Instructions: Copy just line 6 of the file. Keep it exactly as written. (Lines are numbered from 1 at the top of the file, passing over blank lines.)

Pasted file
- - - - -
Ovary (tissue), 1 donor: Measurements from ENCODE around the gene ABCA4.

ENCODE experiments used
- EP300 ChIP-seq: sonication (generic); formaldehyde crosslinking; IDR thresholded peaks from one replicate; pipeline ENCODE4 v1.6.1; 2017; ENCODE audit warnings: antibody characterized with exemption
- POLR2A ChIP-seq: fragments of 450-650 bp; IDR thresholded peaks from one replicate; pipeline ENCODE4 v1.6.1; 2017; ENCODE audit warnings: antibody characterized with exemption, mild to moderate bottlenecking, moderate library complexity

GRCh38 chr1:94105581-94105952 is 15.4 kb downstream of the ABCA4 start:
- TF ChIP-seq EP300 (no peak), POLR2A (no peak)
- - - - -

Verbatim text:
- TF ChIP-seq EP300 (no peak), POLR2A (no peak)